Saturday, 29 June 2013

Return to Rerrick

A LONELY tree stands twisted and
silent on a hill near Auchencairn.
It has a beautiful panoramic vista which includes the Solway and the mountains of Cumbria.
It is apparently the last of a line of trees that were planted on the site of the former Ringcroft of Stocking a few hundred years ago.
They have come to be known as “The Ghost Trees” and were put there either to contain evil spirits or to remind the living world that there are many more realms to this existence.
Some locals believe that, when the last of the ghost trees dies, the evil spirit that haunted a farmer and his family over three hundred years ago will return.
The Rerrick Parish Poltergeist is a chilling tale and one of the most well-documented
events of its kind.
In 1695 a farmer and his family were subjected to three months of violent paranormal activity in and around their farmhouse in the parish of Rerrick.
Five priests performed an exorcising ritual for two weeks, but the angry spirit only got worse.
In the end, it suddenly left of its own volition and, so far, has not been back.
There are a number of houses close to the site and one of them in particular is purported to be haunted.
An Auchencairn man and his teenage daughter, both of whom prefer not to be named, lived in a small cottage possibly built on the ancient boundaries of the steading.
The man told of strange occurrences in the house while he was living there a few years ago.
“We used to find teaspoons in the hearth in the mornings,” he said.
“I don't know why something should want to put these objects among the ashes but we got so used to it that it didn't really bother us.
“One day my daughter was walking out of the kitchen and heard a loud crash behind her.
“A pan had apparently fallen off the shelf and landed on the floor by her feet.
“There is nothing particularly unusual about something falling off a shelf, only that particular pan must have travelled about five feet through the air and across the kitchen.
It could only have been thrown.
“One morning I was in the kitchen and the kettle switched itself on.
“I tried switching that kettle on and off a hundred times afterwards to see whether it was possible for it to come on by itself.
“The button actually takes quite a bit of pressure to switch it on, so I put that down to the
There were also strange knocks on the door and something twanged the guitar strings on more than one occasion.
The man, who still lives close to Auchencairn, was also told by an elderly local that he was one of the longest serving tenants in that house.
People often came and then left quite swiftly after.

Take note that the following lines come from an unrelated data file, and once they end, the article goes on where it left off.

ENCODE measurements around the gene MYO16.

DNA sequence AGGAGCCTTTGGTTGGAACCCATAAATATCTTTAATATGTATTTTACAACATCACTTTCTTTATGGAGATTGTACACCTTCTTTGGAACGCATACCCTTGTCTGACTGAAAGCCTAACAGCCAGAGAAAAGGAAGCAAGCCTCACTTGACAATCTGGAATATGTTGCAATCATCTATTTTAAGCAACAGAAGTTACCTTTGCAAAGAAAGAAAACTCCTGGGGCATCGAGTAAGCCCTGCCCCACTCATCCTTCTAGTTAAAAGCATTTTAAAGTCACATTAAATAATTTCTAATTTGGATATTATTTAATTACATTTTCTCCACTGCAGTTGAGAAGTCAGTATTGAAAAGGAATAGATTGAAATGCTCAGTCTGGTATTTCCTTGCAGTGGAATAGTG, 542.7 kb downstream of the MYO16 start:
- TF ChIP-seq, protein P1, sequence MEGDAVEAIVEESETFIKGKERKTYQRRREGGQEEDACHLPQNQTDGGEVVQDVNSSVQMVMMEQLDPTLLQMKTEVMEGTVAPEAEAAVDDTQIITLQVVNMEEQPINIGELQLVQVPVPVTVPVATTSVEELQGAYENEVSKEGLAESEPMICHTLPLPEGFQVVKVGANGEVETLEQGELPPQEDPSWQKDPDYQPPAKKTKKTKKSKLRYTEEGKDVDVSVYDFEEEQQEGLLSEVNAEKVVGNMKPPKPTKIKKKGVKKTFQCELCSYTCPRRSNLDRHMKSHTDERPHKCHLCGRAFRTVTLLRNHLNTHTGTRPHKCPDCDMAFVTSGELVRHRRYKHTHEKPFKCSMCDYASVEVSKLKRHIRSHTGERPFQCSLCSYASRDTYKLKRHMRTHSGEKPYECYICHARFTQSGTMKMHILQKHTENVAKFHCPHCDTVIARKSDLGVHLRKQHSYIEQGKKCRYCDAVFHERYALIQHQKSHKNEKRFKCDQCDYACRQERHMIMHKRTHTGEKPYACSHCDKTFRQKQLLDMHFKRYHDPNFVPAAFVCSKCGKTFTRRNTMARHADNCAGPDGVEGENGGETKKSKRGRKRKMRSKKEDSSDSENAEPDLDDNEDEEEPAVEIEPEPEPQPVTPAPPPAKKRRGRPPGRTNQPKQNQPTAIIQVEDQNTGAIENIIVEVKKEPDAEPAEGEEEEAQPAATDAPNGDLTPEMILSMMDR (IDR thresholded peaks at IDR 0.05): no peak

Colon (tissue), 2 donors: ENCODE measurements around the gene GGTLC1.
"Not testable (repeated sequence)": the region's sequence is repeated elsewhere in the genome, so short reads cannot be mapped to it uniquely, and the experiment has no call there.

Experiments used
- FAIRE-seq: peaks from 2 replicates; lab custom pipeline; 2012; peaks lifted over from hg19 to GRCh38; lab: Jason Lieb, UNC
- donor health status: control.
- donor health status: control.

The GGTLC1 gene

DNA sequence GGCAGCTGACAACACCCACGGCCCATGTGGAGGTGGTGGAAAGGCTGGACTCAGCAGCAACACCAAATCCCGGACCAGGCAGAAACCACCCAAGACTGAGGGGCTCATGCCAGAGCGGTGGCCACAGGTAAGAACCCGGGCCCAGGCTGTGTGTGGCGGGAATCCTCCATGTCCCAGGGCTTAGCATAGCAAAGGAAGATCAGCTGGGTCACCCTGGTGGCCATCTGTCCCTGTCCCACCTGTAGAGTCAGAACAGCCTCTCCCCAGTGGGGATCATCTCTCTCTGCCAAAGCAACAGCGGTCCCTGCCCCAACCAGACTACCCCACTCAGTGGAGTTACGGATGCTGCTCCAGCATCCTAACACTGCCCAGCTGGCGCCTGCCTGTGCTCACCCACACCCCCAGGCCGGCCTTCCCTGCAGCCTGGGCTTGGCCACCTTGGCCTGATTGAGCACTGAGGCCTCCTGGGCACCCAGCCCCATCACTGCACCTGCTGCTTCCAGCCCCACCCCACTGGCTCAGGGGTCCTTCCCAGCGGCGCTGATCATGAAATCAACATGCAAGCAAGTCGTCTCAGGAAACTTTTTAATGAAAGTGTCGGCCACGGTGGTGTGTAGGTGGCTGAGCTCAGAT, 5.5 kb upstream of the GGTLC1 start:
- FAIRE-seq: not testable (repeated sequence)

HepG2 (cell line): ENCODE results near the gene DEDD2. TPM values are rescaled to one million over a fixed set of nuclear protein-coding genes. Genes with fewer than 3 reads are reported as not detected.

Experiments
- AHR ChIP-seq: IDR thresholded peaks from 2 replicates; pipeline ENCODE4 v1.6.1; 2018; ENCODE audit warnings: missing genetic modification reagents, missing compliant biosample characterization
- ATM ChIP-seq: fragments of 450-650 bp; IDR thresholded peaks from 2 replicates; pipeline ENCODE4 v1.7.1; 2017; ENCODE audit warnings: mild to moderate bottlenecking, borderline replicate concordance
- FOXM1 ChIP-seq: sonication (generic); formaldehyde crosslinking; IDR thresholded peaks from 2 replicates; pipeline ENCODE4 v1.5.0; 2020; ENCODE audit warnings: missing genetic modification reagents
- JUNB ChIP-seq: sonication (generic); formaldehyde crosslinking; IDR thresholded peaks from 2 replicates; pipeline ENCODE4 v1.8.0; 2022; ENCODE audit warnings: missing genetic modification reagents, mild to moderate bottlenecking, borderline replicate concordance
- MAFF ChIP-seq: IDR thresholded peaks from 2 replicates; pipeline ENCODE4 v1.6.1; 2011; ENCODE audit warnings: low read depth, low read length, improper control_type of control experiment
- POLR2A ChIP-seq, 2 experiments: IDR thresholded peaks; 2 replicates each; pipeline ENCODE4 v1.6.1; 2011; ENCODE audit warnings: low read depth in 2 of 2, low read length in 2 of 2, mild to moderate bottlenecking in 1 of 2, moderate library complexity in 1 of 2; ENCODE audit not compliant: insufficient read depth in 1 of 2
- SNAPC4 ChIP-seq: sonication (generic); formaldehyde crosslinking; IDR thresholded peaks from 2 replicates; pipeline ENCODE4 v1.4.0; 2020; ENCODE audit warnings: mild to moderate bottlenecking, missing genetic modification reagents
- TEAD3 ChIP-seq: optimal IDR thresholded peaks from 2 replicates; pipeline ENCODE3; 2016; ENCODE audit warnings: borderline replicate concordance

“There were strange things going on in the house, but I never once felt frightened or apprehensive about living there" the man said.
"Whatever it was, didn't particularly bother me.”
The Ringcroft of Stocking did have a reputation for being haunted before the MacKie incident and it appears that perhaps it still is.
Hopefully though, whatever it was that subjected Andrew Mackie and his family to three months of torment and horror over three hundred years ago will never return in our lifetimes.
Let’s hope so.

The Rerrick Poltergeist

THE GHOST TREE: Pictured is the twisted oak that stands in a field just outside the village of Auchencairn. It is the last tree to remain on the site of the Ringcroft of Stocking where one of the most bizarre and violent hauntings ever to have been recorded took place. Local lore says that, when the last of the ghost trees dies, the Rerrick poltergeist will return.

IT seems strange that, despite thousands of years of perfecting our native speech, we have to rely upon our European neighbours to accurately describe a symptom of paranormal phenomenon.
The word “poltergeist” derives from the German “poltern” to make a racket, and, of course,“Geist” which could only mean ghost.There is no alternative translation in the English (and Scots) language.
Perhaps this is why this exotic word strikes fear and apprehension in the unsuspecting.
How can the dead touch the living world and, moreover, what harm can it do?
The supernatural remains unproblematic and simple, provided it keeps itself to itself. When it poses a danger or a threat to the living, however, it is time to worry.
In 1695 a real event happened to real people in the parish of Rerrick (now Auchencairn.On a windswept hill on the outskirts of Auchencairn lies the site of the Ringcroft of Stocking. 
This was once the home of farmer Andrew Mackie and his family.
Apart from a singular tree that stands in a forlorn field, there is little else to mark the existence of one of the most bizarre and violent chapters in the paranormal history of Dumfries and Galloway and probably the world.
The events have been well documented, even in the Encyclopaedia Britannica, and someone has yet to come forward and dispute the written testimony of a learned priest at the time and 14 eminent members of the community who bore witness to the strange happenings on the Mackie steading.
One morning in February 1695, farmer Mackie woke up to find his cattle had been set loose from the byre and their ropes had been cut. He thought it strange and remained vigilant.